by Elaine Ruth Fletcher
Religion News Service
JERUSALEM -- Palestinian officials have sponsored a first-ever gathering of Christian and Muslim religious leaders to discuss the future status of Jerusalem and its holy sites.
But many of the city's leading Christian figures stayed away from the politically charged meeting, which concluded with a declaration supporting Palestinian control of the Old City's holy sites.
"Any peace agreement that doesn't guarantee full Palestinian sovereignty over Jerusalem with all of its Islamic and Christian sites is doomed to failure because Jerusalem, for Muslims and Christians, is the political, national and spiritual capital," the group said in a statement issued after the July 29 meeting.
The statement lashed out against Israel's "occupation" of Jerusalem as well as against policies promoting "Judaization" of the city as "disfiguring the history of Jerusalem and covering up the Palestinian, Arab identity of this eternal city."
The patriarchs of the Greek Orthodox, Catholic, Coptic and Armenian churches, which represent the main Christian communities in the Holy Land, all stayed away from the meeting. But a prominent Greek Orthodox archbishop, Attalah Hannah, was present along with lower-level leaders from other Christian denominations.
The meeting was held at Jerusalem's Orient House, the Palestinian Authority's de facto headquarters in Jerusalem, under the auspices of Faisal Husseini, Palestinian Authority Minister in charge of Jerusalem Affairs, and Sheikh Ekrima Sabri, the supreme Islamic religious leader in Jerusalem and the Holy Land.
The meeting was the first of what is likely to be an intensive public relations campaign among both Israelis and Palestinians, here and abroad, to call attention to their competing claims on the city revered by Jews, Muslims and Christians.
Both Israeli and Palestinian political leaders are jockeying for international support for their respective claims to Jerusalem following the failure of the recent summit meeting between Palestinian President Yasser Arafat and Israeli Prime Minister Ehud Barak.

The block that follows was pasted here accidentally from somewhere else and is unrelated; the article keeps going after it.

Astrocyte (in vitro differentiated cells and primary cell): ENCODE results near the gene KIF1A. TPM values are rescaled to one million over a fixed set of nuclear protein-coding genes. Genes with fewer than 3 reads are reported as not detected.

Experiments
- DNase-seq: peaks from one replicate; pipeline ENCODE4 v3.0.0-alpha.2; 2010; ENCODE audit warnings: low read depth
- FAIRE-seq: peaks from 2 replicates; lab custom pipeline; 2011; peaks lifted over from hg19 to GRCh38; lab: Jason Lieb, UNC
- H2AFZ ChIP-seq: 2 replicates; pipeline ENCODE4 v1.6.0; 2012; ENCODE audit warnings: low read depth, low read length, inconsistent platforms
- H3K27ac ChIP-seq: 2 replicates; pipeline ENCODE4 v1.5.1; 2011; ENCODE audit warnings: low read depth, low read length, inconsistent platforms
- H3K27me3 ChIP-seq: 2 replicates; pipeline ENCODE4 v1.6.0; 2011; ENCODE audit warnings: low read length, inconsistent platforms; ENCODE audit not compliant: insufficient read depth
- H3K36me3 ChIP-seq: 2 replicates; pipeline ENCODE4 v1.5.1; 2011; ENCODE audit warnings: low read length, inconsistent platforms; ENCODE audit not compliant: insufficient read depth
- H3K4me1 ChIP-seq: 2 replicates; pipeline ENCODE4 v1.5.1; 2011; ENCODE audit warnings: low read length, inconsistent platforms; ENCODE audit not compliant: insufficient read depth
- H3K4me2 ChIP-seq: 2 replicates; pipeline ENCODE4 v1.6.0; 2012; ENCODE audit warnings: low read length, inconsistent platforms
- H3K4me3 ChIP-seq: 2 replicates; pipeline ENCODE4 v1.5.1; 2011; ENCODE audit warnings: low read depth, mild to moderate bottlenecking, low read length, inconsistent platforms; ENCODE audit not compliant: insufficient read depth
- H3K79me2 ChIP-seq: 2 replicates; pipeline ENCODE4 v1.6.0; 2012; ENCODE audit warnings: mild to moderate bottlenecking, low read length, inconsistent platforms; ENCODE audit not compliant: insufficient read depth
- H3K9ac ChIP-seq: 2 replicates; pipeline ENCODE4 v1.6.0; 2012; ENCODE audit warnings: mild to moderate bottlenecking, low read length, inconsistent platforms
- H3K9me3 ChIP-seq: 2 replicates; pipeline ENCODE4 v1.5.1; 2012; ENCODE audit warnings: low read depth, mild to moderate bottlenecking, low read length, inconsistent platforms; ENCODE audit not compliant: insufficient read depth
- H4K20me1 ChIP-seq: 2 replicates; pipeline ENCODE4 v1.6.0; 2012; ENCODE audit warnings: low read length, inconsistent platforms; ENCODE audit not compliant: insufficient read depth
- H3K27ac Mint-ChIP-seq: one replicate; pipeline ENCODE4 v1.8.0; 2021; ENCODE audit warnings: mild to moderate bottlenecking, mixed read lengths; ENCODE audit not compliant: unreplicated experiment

Arafat has received considerable criticism from President Clinton for taking an uncompromising position calling for full Palestinian sovereignty over Jerusalem's Old City holy sites. Clinton went so far as to suggest the United States might move its embassy from Tel Aviv to Jerusalem. But Arafat's stance has been well received in the Arab Muslim world, where the summit's failure actually boosted his image as a tough leader. Barak, meanwhile, has sought to reassure the Jewish public that his greater willingness to compromise in a final status agreement over Jerusalem does not mean relinquishing sovereignty over the Old City's Temple Mount, which housed the Jewish temple in biblical times and now includes one of Islam's most sacred mosques.
"No Jew would concede sovereignty on the Temple Mount," Barak was quoted as saying on Israel Radio July 30 after radical Jews tried to ascend to the site for prayers but were barred from entering by Muslim religious officials until Israeli police intervened.
The mount is sacred to Jews, but also to Muslims who revere the ancient Al Aksa Mosque and the Dome of the Rock which have occupied the site since the 8th century. The Prophet Mohammed is believed by many to have ascended into heaven from the Dome of the Rock.